Others To Lean On
The program’s current mentors are Sarah, who continues to throw and alter large sculptural vessels; Lori Theriault, who specializes in restaurant and home kitchen ware, and Judi Harwood, a sculptor and raku artist. “They have vastly different bodies of work,” program graduate Margaret Ellis says. “Yet I see them all lean on each other for opinions and support. That energy flows into the rest of us.” The mentors offer assignments and meetings over a series of twelve-week thematic units, but the self-directed nature of the program means students are mainly accountable to themselves.
Program graduate Clive Earnhart remembers how he was mentored. “Sarah’s encouragement is to make six to twelve, if not more, of the same shape and repeat, and as you do that, you’ll discover amazing things. At first, I was scattered, wanting to try all the different possibilities. Over a year later, she continued to bring me back to repeating the same form. That’s when I started to find my voice.”
Once they can consistently create forms they love, students learn to mix glazes and to fire the studio’s electric, gas reduction, raku, and kazegama kilns. With this expanded perspective, many shift from experimentation to intention.
Catherine Healy had built a successful career as an interior designer when she uprooted her life from Orlando, Florida, to study in the program. Her transformative learning happened when she applied carbon-trapping shinos to sculptural wall pieces, and fired the work in reduction in a gas-fired kiln. This work opened a path for her, where she now plans to integrate interior design with custom-made art. “I want my pieces to draw a person in,” Catherine explains, “and they don’t even know what is happening. It just touches them in kind of an unseen place.”
Everyone in the program offers and receives constructive criticism, formally through small group critiques, and also organically. Clive Earnhart explains, “There’s something to being in the studio with other potters and watching something unfold.” He remembers one of the mentors stopping at his wheel. “She said, ‘Clive, I notice I can help you with something you’re struggling with. Can I?’ After she showed me, it solved a huge problem, and I was able to move on to something new.”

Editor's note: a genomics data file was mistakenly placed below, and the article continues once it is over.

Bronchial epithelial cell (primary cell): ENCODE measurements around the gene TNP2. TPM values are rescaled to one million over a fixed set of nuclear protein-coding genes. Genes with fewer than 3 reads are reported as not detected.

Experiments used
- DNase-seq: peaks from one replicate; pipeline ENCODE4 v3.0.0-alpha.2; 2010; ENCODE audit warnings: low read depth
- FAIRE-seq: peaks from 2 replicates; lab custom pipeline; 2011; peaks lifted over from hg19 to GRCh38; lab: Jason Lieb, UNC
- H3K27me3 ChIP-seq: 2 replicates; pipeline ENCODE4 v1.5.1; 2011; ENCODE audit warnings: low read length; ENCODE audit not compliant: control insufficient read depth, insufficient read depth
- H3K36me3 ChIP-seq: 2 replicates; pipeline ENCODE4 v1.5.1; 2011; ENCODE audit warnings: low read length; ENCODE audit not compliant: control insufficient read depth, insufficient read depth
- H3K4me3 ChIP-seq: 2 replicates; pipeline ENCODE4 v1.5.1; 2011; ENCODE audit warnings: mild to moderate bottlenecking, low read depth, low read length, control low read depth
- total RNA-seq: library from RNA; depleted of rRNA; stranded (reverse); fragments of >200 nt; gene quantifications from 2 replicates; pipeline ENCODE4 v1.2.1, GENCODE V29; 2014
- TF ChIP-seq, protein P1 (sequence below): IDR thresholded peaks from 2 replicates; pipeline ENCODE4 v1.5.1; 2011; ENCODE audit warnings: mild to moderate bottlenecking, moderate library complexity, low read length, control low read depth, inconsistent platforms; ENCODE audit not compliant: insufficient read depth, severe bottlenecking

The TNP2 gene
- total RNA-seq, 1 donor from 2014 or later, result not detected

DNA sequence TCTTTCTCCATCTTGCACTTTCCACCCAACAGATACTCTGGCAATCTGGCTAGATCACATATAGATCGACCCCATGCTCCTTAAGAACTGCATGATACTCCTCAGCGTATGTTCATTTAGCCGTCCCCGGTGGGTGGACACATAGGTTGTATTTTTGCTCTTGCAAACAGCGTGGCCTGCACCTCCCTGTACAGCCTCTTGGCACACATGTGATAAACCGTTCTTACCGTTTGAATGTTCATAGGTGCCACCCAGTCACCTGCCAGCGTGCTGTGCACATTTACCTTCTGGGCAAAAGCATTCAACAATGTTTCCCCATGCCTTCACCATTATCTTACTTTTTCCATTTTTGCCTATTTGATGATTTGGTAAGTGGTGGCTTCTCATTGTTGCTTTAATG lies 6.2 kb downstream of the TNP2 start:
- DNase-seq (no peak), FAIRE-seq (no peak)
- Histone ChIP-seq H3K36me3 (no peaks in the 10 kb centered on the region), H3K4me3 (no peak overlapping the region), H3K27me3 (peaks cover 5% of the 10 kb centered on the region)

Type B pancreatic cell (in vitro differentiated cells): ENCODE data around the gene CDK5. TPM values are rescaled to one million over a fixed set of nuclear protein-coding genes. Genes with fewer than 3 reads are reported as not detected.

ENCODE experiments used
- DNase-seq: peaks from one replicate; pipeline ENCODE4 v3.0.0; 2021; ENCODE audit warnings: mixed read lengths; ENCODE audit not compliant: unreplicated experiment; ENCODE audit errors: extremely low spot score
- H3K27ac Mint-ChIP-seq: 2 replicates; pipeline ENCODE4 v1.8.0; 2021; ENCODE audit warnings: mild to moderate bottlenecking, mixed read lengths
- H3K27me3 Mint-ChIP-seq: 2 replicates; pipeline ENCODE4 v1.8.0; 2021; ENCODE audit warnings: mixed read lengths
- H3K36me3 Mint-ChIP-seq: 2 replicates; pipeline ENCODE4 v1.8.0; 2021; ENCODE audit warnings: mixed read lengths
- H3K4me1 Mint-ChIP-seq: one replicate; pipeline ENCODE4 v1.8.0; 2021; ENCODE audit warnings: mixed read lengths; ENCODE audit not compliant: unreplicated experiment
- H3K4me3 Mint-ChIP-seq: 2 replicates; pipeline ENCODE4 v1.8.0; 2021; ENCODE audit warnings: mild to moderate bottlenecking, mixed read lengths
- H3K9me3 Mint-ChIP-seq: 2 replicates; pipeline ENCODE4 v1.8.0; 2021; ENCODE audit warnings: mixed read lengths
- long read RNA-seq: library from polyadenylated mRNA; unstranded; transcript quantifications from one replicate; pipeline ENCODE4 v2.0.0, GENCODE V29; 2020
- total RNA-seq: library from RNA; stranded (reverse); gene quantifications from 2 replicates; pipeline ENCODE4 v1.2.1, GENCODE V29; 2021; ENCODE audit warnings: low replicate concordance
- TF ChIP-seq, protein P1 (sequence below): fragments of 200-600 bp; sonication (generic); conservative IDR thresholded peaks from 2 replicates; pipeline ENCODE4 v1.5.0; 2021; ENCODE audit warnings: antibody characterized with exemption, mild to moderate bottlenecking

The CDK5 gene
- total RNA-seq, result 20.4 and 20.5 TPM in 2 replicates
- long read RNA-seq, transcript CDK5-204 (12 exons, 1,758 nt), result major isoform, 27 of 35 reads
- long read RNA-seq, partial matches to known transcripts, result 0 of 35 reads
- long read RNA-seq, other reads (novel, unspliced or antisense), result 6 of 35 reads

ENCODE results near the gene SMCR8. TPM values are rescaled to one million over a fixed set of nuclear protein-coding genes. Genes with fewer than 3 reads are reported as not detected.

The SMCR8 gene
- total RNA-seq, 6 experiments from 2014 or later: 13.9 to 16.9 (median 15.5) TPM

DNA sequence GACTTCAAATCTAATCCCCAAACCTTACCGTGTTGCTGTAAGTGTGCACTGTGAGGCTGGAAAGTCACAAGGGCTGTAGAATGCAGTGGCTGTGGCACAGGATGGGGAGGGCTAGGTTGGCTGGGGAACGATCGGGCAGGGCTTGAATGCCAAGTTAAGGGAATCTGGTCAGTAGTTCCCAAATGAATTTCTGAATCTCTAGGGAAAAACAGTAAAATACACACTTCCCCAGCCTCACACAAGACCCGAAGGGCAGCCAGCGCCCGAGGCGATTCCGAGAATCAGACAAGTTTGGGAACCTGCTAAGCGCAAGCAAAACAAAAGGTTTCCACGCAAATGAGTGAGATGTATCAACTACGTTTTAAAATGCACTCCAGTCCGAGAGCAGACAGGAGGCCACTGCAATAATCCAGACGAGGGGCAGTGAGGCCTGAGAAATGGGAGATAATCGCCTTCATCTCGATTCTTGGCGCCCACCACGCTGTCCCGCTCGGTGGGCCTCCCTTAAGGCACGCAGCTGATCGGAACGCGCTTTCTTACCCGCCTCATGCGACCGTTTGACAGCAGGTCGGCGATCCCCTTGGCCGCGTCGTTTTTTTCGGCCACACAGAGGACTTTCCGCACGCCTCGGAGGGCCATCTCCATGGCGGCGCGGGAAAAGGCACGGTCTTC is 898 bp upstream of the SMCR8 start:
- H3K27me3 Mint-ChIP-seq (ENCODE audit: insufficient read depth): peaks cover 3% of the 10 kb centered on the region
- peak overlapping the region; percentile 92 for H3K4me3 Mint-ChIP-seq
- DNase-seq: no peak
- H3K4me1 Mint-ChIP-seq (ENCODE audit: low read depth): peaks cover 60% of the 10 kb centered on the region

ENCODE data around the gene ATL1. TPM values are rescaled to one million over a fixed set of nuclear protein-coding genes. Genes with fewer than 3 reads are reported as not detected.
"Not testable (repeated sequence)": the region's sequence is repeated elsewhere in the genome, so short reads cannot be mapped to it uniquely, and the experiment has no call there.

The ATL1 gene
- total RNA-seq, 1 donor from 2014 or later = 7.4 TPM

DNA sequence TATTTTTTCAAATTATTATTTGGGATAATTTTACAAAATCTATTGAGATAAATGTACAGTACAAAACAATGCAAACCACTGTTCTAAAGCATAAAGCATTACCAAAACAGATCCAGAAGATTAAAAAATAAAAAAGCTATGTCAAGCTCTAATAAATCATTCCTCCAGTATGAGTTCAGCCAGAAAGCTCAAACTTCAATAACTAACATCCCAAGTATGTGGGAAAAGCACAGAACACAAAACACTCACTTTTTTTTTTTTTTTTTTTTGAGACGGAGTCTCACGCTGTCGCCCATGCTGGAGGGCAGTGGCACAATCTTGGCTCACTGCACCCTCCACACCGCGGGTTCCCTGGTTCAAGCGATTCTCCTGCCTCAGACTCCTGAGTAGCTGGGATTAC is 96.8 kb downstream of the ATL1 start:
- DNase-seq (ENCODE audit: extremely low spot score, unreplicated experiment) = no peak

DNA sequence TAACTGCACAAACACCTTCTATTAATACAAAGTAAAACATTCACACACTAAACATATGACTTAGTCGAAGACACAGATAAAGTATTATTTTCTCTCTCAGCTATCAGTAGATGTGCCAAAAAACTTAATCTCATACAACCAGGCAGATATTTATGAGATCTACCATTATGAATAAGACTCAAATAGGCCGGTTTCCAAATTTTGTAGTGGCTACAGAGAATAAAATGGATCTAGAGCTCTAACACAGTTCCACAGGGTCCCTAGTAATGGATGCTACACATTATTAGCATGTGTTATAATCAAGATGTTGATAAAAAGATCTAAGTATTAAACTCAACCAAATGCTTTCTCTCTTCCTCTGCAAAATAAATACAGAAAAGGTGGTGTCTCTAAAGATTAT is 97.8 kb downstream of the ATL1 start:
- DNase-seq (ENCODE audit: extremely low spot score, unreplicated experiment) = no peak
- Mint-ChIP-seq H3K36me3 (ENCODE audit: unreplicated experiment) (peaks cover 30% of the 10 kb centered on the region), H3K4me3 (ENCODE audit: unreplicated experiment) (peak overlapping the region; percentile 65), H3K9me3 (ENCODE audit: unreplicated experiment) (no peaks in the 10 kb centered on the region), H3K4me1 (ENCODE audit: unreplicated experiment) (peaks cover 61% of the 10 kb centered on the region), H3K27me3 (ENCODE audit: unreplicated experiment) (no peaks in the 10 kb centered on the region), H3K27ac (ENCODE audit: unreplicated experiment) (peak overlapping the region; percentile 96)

Resident potter Lori Theriault explains, “People create their template based on what they want to accomplish. For those who aren’t sure what they want to accomplish, we have our own structure: try this until something speaks to you.”
Additional Opportunities and Growth
For those who want even more structure, the Teaching Center offers additional classes, including Advanced Throwing, Surface Design, and Alternative Firings. Each year also features six weekend Master Series workshops with acclaimed potters based in Asheville or in nearby Mitchell County, home to Penland School of Crafts. This year’s roster of visiting artists includes John Britt, Kyle Carpenter, Nick Joerling, Reiko Miyagi, and Liz Zlot Summerfield.
Nearly a century ago, Virginia Woolf famously wrote, “A woman must have money and a room of her own if she is to write fiction.” In 2018, The Village Potters have their own take on what artists need. Money and resources are absolutely necessary. George Rolland expresses The Village Potters’ commitment to building a community of people with different financial means. “We want to make it affordable for people to learn to make pots and learn the craft business, to have a leg up. Sarah and I both know that starting a craft business, particularly in pottery, is expensive and time-consuming, and it requires a huge commitment of resources on a lot of levels that a lot of people don’t have. We want to see them succeed, and for it not to be so hard for them as it was for us.”
These artists aren’t looking for the solitude that Woolf craved. Artists thrive in Advanced Studies because they find interconnectedness. Sarah, George, and the resident potters model how to mutually support one another; student artists follow suit, whether it’s offering a throwing tip, collaborating on a surface design technique, or jointly starting a new festival (the North Carolina Ceramics Arts Festival is the brainchild of Advanced Studies alumni).
“In the end,” Sarah says, “we are as committed to the success of others as we are to our own success. Whatever you want, that’s what we want, and we believe it with you. We’re partners in dreaming.”
the author Julie Wilson directs the Writing Studio at Warren Wilson College. She writes about education, social justice, and pottery.